WaterSmart launched its first water conservation programs leveraging normative comparisons in 2011. We are early pioneers in using behavioral science to help communities improve water efficiency. But it turns out the country of Colombia was doing it two decades ago. Oh, and the World Bank is catching on too.
In 1997 a tunnel carrying water into Bogotá, Colombia collapsed, leaving the city in a water shortage crisis. The local government’s first approach was to flatly inform residents that if they did not reduce their water consumption, over half of the city would be left high and dry. The assumption - a common communications mistake - was that information and awareness would lead to behavior change. This was not the case; water use continued unchanged, and some people even started stockpiling water.
Realizing their error, the government then shifted to a behavior-based social norms approach, which yielded dramatic reduction results within just eight weeks. The city launched a campaign based on conditional cooperation, which established a new social norm of conservation. Daily reports about who was conserving and who was not were published in all of Colombia’s major newspapers - a national spotlight shone on the issue. Talk about social pressure!
In addition to these comparisons, the city also circulated entertaining ads teaching the most effective ways to save water at home. For example, the mayor filmed a TV ad in the shower with his wife, advocating turning off the water while soaping up, and showering in pairs. The city also leveraged the powerful social influence of entities like the Catholic Church to spread their conservation message.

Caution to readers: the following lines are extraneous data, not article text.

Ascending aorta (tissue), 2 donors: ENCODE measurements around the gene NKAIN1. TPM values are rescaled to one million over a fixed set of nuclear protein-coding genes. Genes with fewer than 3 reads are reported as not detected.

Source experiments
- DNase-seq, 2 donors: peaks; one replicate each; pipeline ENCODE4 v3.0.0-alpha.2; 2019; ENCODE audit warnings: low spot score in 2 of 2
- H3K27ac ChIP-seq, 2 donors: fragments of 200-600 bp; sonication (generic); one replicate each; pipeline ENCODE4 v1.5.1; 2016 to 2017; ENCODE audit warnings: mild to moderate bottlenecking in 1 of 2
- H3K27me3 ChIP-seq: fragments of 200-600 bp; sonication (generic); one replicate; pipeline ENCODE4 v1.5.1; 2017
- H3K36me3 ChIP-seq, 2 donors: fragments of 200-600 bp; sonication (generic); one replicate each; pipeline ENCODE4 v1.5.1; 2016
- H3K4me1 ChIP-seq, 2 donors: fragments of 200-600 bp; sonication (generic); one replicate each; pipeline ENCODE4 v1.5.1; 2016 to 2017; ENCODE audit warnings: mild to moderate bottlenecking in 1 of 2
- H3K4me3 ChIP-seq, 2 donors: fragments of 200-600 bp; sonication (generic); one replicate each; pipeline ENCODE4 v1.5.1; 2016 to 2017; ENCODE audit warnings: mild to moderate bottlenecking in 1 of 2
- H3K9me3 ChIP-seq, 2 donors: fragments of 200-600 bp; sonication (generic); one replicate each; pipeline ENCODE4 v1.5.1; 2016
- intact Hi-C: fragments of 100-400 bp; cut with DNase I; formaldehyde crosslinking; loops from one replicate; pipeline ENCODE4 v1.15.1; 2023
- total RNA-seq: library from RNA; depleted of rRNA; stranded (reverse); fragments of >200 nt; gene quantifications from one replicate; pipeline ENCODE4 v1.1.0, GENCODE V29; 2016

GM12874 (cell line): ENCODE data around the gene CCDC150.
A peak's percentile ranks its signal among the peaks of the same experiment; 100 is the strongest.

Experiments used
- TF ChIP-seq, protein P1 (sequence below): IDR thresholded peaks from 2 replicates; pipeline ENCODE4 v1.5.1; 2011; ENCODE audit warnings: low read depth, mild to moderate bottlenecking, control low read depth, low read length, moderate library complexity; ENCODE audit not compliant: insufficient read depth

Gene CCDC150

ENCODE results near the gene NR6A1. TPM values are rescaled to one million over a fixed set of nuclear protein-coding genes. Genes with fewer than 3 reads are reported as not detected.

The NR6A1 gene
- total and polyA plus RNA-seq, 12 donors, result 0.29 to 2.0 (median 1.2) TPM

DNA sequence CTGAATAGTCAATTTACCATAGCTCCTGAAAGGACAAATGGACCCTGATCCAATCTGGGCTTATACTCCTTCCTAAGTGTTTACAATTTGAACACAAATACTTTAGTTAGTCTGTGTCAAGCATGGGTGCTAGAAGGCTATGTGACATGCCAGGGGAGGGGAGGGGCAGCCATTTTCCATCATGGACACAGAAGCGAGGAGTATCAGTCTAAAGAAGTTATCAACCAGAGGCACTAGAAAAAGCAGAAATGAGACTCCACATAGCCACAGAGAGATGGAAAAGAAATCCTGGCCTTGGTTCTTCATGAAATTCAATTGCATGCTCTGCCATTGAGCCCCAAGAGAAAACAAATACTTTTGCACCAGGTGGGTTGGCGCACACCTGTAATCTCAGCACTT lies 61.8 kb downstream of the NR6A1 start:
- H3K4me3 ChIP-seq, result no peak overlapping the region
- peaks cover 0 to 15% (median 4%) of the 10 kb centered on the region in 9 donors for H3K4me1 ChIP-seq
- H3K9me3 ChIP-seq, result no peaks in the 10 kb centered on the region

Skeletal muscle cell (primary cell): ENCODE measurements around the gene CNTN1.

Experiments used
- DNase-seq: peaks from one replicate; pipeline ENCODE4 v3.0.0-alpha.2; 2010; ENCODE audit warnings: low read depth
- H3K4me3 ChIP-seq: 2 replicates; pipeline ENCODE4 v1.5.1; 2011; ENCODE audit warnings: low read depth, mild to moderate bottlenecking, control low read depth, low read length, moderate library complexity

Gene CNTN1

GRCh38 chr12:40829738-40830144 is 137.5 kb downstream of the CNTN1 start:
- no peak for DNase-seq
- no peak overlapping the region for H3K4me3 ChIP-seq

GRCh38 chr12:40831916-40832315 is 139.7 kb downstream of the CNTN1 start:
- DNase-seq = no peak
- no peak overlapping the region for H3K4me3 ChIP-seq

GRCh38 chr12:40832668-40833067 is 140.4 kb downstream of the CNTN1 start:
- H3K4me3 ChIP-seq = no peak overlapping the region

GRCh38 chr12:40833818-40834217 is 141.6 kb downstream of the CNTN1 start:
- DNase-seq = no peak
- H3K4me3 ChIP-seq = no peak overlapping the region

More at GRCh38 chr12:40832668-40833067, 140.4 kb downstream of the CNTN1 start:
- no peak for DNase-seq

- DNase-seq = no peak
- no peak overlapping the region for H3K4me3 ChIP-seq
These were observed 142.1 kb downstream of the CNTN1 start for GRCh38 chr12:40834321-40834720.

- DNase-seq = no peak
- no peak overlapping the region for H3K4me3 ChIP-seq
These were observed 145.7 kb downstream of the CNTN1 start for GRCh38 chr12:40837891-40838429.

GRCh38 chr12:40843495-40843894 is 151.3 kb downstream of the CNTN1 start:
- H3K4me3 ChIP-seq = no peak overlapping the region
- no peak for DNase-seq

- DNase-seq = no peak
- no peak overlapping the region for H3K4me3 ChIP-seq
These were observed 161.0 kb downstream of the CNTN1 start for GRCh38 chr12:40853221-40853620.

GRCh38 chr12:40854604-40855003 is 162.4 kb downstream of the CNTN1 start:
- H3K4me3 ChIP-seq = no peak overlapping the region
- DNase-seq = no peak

This behavioral strategy of social comparison and specific, engaging calls to action was very effective. Conservation exceeded even the most optimistic of expectations. And interestingly, the reductions in water use persisted even after the tunnel was fixed and water supply returned to normal levels. Bogotá was one of the first success stories of behavioral efficiency, before the field itself even really existed.
Eighteen years later, the World Bank dragged the Bogotá water campaign out of the archives, and used it as a case study in their 2015 World Development Report titled “Mind, Society, and Behavior.” As the name suggests, the report focuses on how behavioral science can provide a conceptual framework for economic development and inform policy making.
Behavioral psychology is a new thing for the World Bank. World Bank president Dr. Jim Yong Lim, who has a background in anthropology, has been a big part of this shift. His view, as he states in the opening of the Report, is that “when it comes to understanding and changing human behavior, we can do better.” This mindset is the foundation of our work here at WaterSmart, so hearing these words from the President of the World Bank is inspiring validation. Speaking about the Bogotá case study in a recent Freakonomics podcast, Dr. Lim said "Knowing that your neighbors are trying to save, or knowing that you’re not saving and they’re going to see it in the newspaper had a huge impact on people’s use of water.” Funny, that sounds a lot like the logic behind our own WaterSmart program, in which residents are compared to their neighbors and given customized tips for reducing their water use.
So WaterSmart is but one of many organizations leveraging notions of behavioral psychology for more efficient resource usage. We see the early campaign in Bogotá and the publication of this World Bank report as further validation of our approach. Together they demonstrate that behavioral science has both a history and a future as an effective tool for improved resource management. Along with reports like this one validating the effectiveness of our own behavior-based programs, they provide positive feedback that we are heading in the right direction with our approach to changing how the world uses water.
For more information about behavioral water efficiency, click here.
For the full 2015 World Development Report, click here.